Across the Channel, threats, bias and hypocrisy fill the media
On questions of national importance, it’s always good to know what the other side is saying. This last week has highlighted perfectly the mistaken assumptions, bias and hypocrisy, not to mention the threats, emanating from the European media.
Perhaps it’s as well to start with the threats first. Last Friday’s edition of Le Monde, the right leaning French daily, featured an interview with our good friend and president of the European Commission, Jean-Claude Juncker, whose opening gambit was to vilify the British as ‘deserters’ if they had the temerity to vote Leave. For good measure, he went on to warn of serious consequences if the UK broke with the EU. His denial that this was a threat can perhaps be judged by his final comment that
“the United Kingdom will have to accept being regarded as a third country, which won’t be handled with kid gloves”.
Juncker is well known for his outrageous behaviour, not to mention hypocrisy. In a speech in Brussels in July 2014, he promised to
“try to put some morality, some ethics, into the European tax landscape“.
Unfortunately, documents leaked in the following November, just days after he became head of the Commission, revealed that Luxembourg under his premiership had turned into a major European centre of corporate tax avoidance. With the aid of the Luxembourg government, companies transferred tax liability for many billions of euros to Luxembourg, where the income was taxed at a fraction of 1%. He was duly, and predictably, exonerated by a large majority in the European Parliament. More than anything else, this sorry interview reveals how little Monsieur Juncker understands of the British people. If he had bothered to take advice, he might have learned that there is nothing like threatening the British, particularly over their sovereignty, to elicit a contrary response. So well done, President of the Commission – keep up the good work.
Not to be outdone, El País, the left-leaning Spanish daily, has an interesting opinion piece this week showing again how little our European cousins understand the Brexit standpoint, the inherent bias of their analysis and their hypocrisy. In an auspicious start, the piece begins by claiming that
“the supporters of this (Brexit) option have hidden interests and a largely weak set of arguments”.
It then goes on to say that the supporters of Brexit want to leave a club, yet keep many of the advantages of membership that a thorough analysis reveals. It simply does not appear to have occurred to El País that it is the Spanish who pay nothing in membership fees yet benefit massively from our net contribution. It is a pity they did not stop to think for a minute how much this reveals of their self-interest and hypocrisy.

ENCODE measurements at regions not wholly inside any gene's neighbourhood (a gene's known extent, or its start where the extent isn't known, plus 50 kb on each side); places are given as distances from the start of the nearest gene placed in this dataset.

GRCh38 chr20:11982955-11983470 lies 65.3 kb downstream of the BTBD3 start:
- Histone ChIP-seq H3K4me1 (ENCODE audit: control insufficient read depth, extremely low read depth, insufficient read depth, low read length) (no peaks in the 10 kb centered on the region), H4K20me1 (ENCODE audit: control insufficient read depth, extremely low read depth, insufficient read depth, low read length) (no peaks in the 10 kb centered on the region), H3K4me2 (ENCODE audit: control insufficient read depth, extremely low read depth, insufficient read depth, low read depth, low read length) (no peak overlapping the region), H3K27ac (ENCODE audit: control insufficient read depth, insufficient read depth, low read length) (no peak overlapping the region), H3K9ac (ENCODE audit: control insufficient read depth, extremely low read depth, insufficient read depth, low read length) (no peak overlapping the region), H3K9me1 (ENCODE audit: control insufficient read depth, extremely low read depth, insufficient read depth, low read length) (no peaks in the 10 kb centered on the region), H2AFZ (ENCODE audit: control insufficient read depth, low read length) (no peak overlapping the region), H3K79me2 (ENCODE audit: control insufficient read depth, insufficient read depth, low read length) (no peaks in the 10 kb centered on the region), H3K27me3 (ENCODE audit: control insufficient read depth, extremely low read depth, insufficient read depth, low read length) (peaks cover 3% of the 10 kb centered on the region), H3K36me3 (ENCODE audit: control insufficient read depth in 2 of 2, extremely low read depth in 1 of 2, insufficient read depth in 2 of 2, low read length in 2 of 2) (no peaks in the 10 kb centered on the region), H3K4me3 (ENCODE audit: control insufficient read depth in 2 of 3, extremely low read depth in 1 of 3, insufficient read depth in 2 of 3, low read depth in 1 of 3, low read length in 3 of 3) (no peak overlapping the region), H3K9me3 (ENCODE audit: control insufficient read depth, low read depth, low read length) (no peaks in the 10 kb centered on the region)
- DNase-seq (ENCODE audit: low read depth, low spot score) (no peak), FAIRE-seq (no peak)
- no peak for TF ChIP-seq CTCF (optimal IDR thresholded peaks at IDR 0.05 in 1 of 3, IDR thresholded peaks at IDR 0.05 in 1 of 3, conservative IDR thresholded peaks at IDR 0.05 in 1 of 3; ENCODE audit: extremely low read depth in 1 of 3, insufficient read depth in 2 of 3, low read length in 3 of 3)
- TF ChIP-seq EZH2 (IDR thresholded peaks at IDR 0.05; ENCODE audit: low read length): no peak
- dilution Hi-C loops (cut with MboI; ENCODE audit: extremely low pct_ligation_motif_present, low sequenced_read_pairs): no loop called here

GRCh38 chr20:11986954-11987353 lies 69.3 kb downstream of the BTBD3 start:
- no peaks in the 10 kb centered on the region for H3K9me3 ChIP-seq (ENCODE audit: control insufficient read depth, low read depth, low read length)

The editorial consoles itself by commenting that Brexit is unlikely judging by the polls but, in a revealing comment, declares that it would be
“a mortal blow to the arrhythmic heart of the European project”.
Let us hope so.
Over recent weeks, Le Figaro, the centre right French daily, has published a series of articles on the Brexit debate. These set out, very much like El País, how the Remain Camp is gaining ground and how the great and the good are queuing up (or should that be lining up) to support the UK’s continued membership.
As an apologist for the Remain Camp it probably rivals the BBC, with every single article but one over the last week giving prominence to the success of the Remain debate:
- Osborne warns of the risks of Brexit
- G7 fears the worst for the Brexit economy
- Latest polls confirm Remain in the lead
- British scientists anxious about Brexit
- British stars come out against Brexit
- International businesses oppose Brexit
- Tusk reproaches Boris for his Hitler comparison
There is nothing, is there, like a fair and balanced approach to the debate.
Following coverage like this, it is going to come as something of a shock, to say the least, if Brexit prevails.
And finally to the German press and a surprisingly different approach. With far more honesty, Der Spiegel provides a variety of articles on the Brexit debate.
These include an item on how, in the midst of the debate, the EU has no more brains than launch proceedings against the UK’s truck toll.
It also reports, accurately, on the EU strategy cooked up between Cameron and Merkel (complete with photograph of the darling duo) to keep Britain in the EU. Its report reveals that the EU leaders, in a state of some panic at the apparent growth in anti-EU feeling, developed a plan to give in to a weak set of demands from Cameron. Done deliberately to give the illusion of reform, it was nothing more than a cynical exercise in political manipulation.
Finally, it concentrates on the migrant crisis and the response in Austria, observing that the voters are increasingly turning right, including to Brexit, in an effort to assuage the flood of refugees.
They may well be right.